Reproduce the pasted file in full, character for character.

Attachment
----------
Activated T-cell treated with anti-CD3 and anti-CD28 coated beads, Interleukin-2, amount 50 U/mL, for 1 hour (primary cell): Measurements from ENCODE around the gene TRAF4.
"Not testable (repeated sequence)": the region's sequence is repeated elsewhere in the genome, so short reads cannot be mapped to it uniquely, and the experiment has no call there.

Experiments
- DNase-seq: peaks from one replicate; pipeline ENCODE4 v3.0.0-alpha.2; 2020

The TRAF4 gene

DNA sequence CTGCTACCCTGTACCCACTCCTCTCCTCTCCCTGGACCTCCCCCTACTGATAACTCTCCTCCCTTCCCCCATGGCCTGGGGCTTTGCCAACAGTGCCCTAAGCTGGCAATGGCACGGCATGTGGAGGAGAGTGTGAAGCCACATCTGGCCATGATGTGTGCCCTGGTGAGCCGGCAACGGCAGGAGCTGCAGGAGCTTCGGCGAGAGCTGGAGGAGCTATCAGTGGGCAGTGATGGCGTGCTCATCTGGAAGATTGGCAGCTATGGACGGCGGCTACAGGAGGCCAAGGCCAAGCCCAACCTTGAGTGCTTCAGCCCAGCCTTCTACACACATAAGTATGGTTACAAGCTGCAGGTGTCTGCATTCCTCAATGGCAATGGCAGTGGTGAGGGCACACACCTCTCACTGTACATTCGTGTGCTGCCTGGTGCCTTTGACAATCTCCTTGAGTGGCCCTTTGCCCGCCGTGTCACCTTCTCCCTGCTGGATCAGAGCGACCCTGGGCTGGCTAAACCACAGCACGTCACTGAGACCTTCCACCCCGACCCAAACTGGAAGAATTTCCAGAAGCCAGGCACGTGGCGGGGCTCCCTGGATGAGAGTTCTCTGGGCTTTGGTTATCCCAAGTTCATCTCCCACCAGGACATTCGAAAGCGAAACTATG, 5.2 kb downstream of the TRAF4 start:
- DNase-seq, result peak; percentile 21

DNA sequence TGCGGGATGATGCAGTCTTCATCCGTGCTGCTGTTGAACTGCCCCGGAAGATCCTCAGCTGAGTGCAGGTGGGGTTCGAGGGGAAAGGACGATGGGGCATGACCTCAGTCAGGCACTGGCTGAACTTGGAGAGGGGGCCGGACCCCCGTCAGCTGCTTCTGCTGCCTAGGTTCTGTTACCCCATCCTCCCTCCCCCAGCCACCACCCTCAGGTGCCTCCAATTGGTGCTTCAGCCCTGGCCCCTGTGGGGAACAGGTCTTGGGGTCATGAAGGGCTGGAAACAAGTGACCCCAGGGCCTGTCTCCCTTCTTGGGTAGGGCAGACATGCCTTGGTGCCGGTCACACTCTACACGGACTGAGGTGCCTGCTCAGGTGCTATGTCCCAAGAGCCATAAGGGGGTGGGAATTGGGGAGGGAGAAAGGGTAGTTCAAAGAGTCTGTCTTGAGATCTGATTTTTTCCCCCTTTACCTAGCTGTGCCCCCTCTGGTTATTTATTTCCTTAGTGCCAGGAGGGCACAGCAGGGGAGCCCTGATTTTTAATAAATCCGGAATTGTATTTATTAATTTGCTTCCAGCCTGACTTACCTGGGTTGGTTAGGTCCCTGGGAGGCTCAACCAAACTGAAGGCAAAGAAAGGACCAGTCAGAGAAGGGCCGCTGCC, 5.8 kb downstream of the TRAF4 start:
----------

Activated T-cell treated with anti-CD3 and anti-CD28 coated beads, Interleukin-2, amount 50 U/mL, for 1 hour (primary cell): Measurements from ENCODE around the gene TRAF4.
"Not testable (repeated sequence)": the region's sequence is repeated elsewhere in the genome, so short reads cannot be mapped to it uniquely, and the experiment has no call there.

Experiments
- DNase-seq: peaks from one replicate; pipeline ENCODE4 v3.0.0-alpha.2; 2020

The TRAF4 gene

DNA sequence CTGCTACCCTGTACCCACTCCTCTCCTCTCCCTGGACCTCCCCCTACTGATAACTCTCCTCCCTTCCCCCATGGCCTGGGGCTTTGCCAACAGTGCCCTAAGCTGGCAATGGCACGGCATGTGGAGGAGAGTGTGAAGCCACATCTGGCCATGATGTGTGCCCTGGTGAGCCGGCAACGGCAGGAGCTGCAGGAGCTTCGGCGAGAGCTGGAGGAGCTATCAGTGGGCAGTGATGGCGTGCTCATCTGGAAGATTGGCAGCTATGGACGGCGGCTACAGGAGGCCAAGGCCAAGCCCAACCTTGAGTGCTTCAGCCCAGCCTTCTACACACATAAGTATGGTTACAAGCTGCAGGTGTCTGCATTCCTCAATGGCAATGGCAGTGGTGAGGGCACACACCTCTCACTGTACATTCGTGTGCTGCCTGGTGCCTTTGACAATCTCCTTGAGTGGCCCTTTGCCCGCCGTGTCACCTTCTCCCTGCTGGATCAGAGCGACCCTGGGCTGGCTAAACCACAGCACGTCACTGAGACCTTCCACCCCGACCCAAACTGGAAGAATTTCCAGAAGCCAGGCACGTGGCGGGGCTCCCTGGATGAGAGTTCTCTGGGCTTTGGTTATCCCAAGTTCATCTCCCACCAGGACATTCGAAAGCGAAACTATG, 5.2 kb downstream of the TRAF4 start:
- DNase-seq, result peak; percentile 21

DNA sequence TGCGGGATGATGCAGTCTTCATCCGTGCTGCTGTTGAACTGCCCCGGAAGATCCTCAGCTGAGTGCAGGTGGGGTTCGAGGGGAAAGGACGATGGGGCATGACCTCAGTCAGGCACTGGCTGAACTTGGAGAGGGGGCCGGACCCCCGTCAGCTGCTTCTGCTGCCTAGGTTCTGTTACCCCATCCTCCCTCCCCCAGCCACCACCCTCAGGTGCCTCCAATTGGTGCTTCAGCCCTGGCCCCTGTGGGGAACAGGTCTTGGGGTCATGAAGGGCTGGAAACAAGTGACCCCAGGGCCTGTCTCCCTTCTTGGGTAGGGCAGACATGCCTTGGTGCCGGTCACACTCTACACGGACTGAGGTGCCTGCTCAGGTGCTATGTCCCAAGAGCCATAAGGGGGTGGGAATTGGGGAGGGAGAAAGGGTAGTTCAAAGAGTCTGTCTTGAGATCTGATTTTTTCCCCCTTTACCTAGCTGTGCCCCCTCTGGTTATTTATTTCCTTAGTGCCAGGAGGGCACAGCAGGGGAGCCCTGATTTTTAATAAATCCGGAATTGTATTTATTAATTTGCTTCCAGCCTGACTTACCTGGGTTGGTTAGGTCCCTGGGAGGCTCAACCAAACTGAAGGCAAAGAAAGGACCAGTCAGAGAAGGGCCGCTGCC, 5.8 kb downstream of the TRAF4 start: